Mandraki Harbour

Mandraki Harbour, located on the eastern coast of Rhodes, near the New Town, stands as a historic port that captivates visitors with its enduring charm. Serving as a gateway to the island's rich past, Mandraki is enveloped in an atmosphere that echoes the whispers of history. Its close proximity to the modern amenities of the New Town juxtaposes the ancient with the contemporary, making it a unique point of interest. This port not only offers a glimpse into the historical narrative of Rhodes but also serves as a testament to the island's long-standing connection with the sea.

Medieval clock tower (Roloi)

The Clock Tower (Clock Tower) is the highest point of the Old Town of Rhodes. However, at first glance, it is hardly noticeable at all. The best time to visit it is after dusk, as its illumination turns it into an even more impressive sight.

Monolithos Castle

Monolithos Castle, perched 236 meters above sea level near the village of Monolithos on the island of Rhodes, is a remarkable medieval fortress. Constructed atop the remnants of an older castle, its location on challenging natural terrain highlights the architectural ingenuity of its builders. This strategic position not only provided defensive advantages but also offers breathtaking views of the surrounding area, embodying the historical and cultural richness of Rhodes. The castle's enduring presence invites exploration of its past and appreciation of its rugged beauty.

Municipal Art Gallery

The Municipal Gallery of Rhodes today houses one of the most representative and authoritative collections of 20th-century Greek painting. Most of the painters who worked creatively during these nine decades are represented in this collection through some of their most characteristic works.

National Theatre

The National Theatre of Rhodes was built in 1937 by an unknown architect and was then called "Teatro Puccini". It was one of the most modern theatres of its era, suitable even for the performance of operas.

Palace of the Grand Master of the Knights of St. John

The palace of the Grand Master, is probably the most emblematic work of architecture in Rhodes and undoubtedly the symbol of the island’s medieval town. It was built in the 14th century under the command of Grand Master M. de Villeneure, on the foundations of another Byzantine fortress that did not manage to survive the repeated Arab-Persian attacks from the 7th century and on.

Rhodes Acropolis (Monte Smith)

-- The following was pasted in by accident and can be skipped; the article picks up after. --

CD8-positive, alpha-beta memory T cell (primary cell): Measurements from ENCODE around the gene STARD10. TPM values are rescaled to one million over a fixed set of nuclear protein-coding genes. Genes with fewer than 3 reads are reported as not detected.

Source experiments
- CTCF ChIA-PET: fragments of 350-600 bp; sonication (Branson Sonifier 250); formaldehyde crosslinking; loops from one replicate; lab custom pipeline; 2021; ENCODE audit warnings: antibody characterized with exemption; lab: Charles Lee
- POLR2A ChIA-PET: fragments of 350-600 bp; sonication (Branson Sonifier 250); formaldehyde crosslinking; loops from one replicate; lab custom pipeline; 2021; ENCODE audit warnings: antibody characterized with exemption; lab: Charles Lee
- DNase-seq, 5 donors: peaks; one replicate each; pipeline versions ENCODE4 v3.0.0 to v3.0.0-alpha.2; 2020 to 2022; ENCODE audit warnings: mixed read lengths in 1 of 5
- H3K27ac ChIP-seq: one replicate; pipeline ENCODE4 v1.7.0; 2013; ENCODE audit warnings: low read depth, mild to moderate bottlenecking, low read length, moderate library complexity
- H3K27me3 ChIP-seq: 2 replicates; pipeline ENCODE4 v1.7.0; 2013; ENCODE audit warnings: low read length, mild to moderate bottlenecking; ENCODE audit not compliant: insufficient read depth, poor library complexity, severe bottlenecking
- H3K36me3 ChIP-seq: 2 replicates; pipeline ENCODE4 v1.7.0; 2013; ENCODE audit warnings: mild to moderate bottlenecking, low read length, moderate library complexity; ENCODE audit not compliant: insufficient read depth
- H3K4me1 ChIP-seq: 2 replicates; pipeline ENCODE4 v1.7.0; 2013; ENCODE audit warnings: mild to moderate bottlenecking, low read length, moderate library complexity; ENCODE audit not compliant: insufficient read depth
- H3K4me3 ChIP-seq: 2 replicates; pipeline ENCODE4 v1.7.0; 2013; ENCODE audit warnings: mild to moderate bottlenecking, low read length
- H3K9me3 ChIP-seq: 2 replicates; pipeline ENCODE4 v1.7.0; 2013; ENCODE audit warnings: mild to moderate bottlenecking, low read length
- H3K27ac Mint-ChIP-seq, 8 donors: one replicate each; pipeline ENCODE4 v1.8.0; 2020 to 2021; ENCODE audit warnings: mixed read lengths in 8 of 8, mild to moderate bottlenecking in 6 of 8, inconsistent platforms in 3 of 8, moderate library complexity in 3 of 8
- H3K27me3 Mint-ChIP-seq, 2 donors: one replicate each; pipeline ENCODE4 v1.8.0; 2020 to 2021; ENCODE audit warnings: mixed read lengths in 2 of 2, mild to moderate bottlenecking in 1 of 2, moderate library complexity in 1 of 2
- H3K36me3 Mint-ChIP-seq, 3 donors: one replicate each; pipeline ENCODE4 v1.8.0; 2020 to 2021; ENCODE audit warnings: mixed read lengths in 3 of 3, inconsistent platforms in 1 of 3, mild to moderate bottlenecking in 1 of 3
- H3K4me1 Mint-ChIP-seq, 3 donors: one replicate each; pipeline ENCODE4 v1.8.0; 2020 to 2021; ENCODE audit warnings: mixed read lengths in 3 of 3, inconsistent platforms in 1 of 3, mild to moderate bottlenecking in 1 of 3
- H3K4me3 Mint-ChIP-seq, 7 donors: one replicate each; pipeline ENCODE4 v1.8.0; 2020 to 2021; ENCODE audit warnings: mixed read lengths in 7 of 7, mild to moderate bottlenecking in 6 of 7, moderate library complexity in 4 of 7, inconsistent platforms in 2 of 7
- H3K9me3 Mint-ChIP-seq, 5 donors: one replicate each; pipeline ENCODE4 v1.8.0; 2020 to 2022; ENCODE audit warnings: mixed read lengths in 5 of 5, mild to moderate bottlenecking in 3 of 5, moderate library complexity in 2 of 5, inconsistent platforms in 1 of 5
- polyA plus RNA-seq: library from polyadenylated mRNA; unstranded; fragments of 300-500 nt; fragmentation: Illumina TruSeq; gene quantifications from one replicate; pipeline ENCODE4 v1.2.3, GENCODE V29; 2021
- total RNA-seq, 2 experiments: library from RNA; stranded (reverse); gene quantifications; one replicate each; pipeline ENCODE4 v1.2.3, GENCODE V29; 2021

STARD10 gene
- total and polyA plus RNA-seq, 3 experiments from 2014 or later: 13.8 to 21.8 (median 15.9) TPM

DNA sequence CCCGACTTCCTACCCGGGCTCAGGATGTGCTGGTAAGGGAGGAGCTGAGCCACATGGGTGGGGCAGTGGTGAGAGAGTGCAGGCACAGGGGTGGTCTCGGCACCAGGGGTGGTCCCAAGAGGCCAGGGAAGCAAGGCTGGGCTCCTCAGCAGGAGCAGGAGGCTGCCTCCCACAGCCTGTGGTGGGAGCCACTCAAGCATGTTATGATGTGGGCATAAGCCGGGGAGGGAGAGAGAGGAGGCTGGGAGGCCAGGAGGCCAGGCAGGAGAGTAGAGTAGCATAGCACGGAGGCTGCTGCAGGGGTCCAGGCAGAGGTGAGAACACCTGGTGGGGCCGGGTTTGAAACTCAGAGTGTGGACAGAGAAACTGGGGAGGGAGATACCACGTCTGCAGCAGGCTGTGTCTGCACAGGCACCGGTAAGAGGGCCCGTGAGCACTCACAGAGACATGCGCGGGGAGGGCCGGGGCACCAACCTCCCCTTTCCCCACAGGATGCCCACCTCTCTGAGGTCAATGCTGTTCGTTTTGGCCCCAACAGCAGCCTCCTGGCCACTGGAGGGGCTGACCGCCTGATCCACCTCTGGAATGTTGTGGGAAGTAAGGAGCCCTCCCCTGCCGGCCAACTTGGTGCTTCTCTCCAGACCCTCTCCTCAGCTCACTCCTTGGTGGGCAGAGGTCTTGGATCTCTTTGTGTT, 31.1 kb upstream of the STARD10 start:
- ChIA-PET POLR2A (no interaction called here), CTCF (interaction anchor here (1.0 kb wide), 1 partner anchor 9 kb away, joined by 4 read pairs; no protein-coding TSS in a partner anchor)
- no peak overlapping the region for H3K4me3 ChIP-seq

The Acropolis of Rhodes, located on the hill what is now known as Monte Smith, was historically accompanied by the Ancient Stadium of Rhodes. Today, only limited remnants of the Acropolis survive, offering a glimpse into its former magnificence. Despite the sparse remains, the site continues to be an important historical landmark, providing insight into the architectural and cultural past of Rhodes.

Rhodes Astike School

The building was constructed in 1874 and it is one of the first organized christian schools of Rhodes. It is a a continuation of the "Mutual Teaching School", founded by the metropolite of Rhodes, Paisios. The building was constructed on an older one, built in 1765, which occupied the large, communal piece of land, that extended up to the modern Venetokleion

Rhodes Old Medieval Town

The Medieval Old Town of Rhodes, recognized as the oldest inhabited medieval city in Europe, captivates visitors with its historical grandeur. As one approaches its formidable walls, the layout quickly becomes apparent: the town does not conform to a grid system. This intricate maze of streets adds to the charm and mystery of this ancient urban center, inviting exploration and discovery of its rich past.

Rhodes Post Office

The building of the Post Office is located on the Liberty Square (Platia Eleftherias) of the modern city of Rhodes. It is an excellent specimen of the Rennaisance Eclecticism and the "Finta Pietra" technology.

St. Catherine Hospice

The Hospice of St. Catherine was built in 1391-92, under grand master Heredia, by the Italian Domenico d'Allemagna, admiral of the Order of the Knights of St. John (Knights Hospitaller). The founder was an important personage, disposing of considerable means.

Suleymaniye Mosque

In the heart of Rhodes town in Greece, stands the Suleymaniye Mosque, a stoic monument to the past. Born from the ashes of the Ottoman conquest in 1522, it pays homage to Sultan Suleiman's triumphs. Though re-imagined in 1808 and touched by time, it remains the city's most distinguished testament to the Ottoman era.

The Byzantine castle of Lardos

The castle was built in the 12th century, during the Byzantine Era, by the Knights of the Order of St. John, whose main interest as soon as they arrived on the island in 1309, was to construct protective fortresses, preferably overlooking the sea, in order to defend themselves from the enemies.

The castle of Kritinia (Kastellos)

The castle of Kritinia (Kastello for the locals) is a Venetian castle built in the 16th century on a hill about 131 meters above the village of Kritinia. It is fairly considered the gem of the village as it offers a breathtaking view of the Aegean Sea, the island of Chalki and the islets of Strogyli, Makri, Alimia and others.

The Medieval Castle of Lindos

The Medieval Castle of Lindos, which can be found within the Acropolis of Lindos, is a historic fortification that once included the Governor's Palace of the Knights of St. John. Originally comprising three buildings, only two have withstood the test of time. This landmark is a testament to the rich history and architectural prowess of the era, offering a glimpse into the medieval period on the island of Rhodes. The castle's strategic location and remaining structures continue to draw an abundance of visitors, making it an essential part of Lindos' cultural heritage.